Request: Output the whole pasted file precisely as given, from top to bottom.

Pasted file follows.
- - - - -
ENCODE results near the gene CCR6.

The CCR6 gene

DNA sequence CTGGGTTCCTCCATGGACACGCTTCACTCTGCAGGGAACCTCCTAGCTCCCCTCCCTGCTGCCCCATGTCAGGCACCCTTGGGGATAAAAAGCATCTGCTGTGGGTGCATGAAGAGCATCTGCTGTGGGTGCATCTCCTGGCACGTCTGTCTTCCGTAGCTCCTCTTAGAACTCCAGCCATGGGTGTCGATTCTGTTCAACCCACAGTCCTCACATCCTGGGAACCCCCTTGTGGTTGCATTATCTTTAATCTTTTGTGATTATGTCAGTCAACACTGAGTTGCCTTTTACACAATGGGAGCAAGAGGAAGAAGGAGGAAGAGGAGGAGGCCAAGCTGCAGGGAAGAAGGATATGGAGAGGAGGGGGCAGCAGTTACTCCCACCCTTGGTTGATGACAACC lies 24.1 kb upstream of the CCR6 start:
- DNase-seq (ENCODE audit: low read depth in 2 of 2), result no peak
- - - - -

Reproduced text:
ENCODE results near the gene CCR6.

The CCR6 gene

DNA sequence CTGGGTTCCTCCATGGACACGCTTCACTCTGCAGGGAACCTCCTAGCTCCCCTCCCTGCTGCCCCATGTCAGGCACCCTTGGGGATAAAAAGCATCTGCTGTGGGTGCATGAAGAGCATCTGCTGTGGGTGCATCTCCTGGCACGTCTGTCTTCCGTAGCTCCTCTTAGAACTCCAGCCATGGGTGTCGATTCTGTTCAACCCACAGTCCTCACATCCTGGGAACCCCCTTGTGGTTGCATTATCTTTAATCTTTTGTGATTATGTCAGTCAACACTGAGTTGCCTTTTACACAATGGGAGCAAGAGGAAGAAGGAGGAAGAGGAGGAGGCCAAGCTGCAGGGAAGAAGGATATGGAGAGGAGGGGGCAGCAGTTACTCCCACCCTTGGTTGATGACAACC lies 24.1 kb upstream of the CCR6 start:
- DNase-seq (ENCODE audit: low read depth in 2 of 2), result no peak